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    CNN Money: Top business headlines for August 14

    5:45 AM, Aug 14, 2013   |    comments
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    NEW YORK (CNN) -- CNN Money's Maribel Aber has your top business and financial news on this Wednesday, August 14.

    Questions about price hikes surround American-US Airways deal
    In a surprise move, the Department of Justice filed a lawsuit Tuesday challenging the $11 billion merger of American Airlines and US Airways, claiming the deal would drive up costs for travelers. But some recent reports on consolidation in the industry offer a more mixed picture. "There are definitely some markets that are winners and some markets that are losers after a merger," said Jonathan Kletzel, US Tranportation & Logistics Leader at PricewaterhouseCoopers. "We're not saying that there aren't places where mergers impact prices, but when you look in the aggregate, it's not a doomsday scenario where prices are going to shoot up."

    Uninsured next year? Here's your Obamacare penalty
    Thinking of ignoring the Obamacare mandate to get health insurance next year? It could cost you. To try to ensure that people sign up for coverage, the Affordable Care Act carries complex penalties for those who remain uninsured that could cost them hundreds, or even thousands of dollars. Some 6 million people could be hit with these fines in 2016, forking $7 billion over to the federal government, according to the Congressional Budget Office.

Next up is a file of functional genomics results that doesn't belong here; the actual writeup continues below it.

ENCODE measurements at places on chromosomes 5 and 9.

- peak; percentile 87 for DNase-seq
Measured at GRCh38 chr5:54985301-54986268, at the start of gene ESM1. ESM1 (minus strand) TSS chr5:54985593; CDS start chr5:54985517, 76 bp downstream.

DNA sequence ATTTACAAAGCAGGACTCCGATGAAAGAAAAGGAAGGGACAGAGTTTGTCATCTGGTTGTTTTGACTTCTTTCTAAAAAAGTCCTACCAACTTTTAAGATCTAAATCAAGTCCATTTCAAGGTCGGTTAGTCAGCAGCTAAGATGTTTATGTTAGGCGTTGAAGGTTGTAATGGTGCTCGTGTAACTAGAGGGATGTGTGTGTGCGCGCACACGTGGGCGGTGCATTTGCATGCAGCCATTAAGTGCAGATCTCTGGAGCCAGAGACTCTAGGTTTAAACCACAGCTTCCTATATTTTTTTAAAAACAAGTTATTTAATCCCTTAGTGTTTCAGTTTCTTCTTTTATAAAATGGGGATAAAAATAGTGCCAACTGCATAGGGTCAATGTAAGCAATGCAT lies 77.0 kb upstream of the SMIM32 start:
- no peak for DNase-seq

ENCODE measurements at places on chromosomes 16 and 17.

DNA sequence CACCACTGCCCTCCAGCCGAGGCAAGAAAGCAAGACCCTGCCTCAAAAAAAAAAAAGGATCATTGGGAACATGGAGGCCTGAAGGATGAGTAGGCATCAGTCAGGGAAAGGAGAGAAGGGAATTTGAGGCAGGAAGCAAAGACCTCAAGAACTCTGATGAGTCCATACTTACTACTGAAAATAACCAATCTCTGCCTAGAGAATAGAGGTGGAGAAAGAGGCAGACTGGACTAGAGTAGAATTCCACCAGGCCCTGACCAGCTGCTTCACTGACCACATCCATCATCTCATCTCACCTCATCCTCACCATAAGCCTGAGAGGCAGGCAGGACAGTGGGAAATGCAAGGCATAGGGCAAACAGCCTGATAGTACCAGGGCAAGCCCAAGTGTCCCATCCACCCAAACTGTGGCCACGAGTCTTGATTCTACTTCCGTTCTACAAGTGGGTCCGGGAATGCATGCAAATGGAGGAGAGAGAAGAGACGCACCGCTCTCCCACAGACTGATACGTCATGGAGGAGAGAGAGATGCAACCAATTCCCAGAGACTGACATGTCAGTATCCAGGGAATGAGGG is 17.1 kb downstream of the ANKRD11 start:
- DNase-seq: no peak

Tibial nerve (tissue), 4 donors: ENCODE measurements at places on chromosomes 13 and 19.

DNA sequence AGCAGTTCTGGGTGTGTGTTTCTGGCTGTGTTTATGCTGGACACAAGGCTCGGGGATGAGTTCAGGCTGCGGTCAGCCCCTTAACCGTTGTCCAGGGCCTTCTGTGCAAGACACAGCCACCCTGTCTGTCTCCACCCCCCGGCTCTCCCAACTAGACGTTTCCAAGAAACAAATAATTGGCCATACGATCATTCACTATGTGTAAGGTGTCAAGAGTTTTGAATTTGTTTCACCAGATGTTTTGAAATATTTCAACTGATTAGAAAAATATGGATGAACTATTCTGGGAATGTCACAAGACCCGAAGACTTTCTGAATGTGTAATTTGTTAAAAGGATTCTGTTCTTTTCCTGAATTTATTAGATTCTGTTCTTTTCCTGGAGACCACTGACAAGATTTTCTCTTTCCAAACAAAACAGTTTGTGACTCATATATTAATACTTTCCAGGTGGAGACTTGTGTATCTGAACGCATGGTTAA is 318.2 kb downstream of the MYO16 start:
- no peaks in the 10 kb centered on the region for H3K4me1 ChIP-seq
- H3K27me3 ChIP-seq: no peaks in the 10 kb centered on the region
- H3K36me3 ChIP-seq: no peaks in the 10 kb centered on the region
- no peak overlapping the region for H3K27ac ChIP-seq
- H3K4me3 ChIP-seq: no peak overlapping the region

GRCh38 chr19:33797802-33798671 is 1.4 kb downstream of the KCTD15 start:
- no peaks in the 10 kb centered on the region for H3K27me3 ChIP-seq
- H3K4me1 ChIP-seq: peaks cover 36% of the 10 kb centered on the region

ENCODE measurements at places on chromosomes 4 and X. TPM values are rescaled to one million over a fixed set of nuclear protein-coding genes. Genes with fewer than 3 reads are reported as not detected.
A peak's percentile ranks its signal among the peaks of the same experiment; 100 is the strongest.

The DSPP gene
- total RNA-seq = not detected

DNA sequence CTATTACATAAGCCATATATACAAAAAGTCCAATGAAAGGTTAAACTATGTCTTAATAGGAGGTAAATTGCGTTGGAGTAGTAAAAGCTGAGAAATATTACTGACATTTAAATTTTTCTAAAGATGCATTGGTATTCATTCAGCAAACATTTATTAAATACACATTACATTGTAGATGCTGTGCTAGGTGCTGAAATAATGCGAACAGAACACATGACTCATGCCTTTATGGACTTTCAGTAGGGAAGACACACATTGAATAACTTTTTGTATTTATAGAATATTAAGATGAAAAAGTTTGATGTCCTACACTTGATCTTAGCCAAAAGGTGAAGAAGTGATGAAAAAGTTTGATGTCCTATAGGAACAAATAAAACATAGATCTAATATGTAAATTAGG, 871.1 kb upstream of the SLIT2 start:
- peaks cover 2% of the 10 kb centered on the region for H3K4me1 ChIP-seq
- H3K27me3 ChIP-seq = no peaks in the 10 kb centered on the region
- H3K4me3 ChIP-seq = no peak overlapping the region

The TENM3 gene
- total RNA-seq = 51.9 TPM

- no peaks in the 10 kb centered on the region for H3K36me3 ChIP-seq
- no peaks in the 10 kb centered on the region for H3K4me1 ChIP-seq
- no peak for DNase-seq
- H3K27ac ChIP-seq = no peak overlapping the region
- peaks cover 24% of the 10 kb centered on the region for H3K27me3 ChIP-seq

Affording a home harder for average buyer
    Stagnant incomes, higher home prices and climbing mortgage rates made affording a home a lot more difficult for the average homebuyer during the second quarter. Of all homes sold between April and June, 69.3% were affordable to a family earning the median income of $64,400, according to an index compiled by the National Association of Home Builders (NAHB) and Wells Fargo. That's down significantly from the first quarter, when 73.7% of homes sold were affordable and from late 2011, when affordability peaked at 78%.

    Why 26% of U.S. women still choose not to work
    Sixty years ago, American women began heading off to the workplace in droves. But in the last couple of decades, that trend has completely stalled out. "It seems that we are stuck," said Cornell University economist Francine Blau, who co-authored a paper on this topic with her husband Lawrence Kahn, also a Cornell economist. What went wrong? They point to a lack of family-friendly labor laws in the United States as a key part of the problem.

     

     

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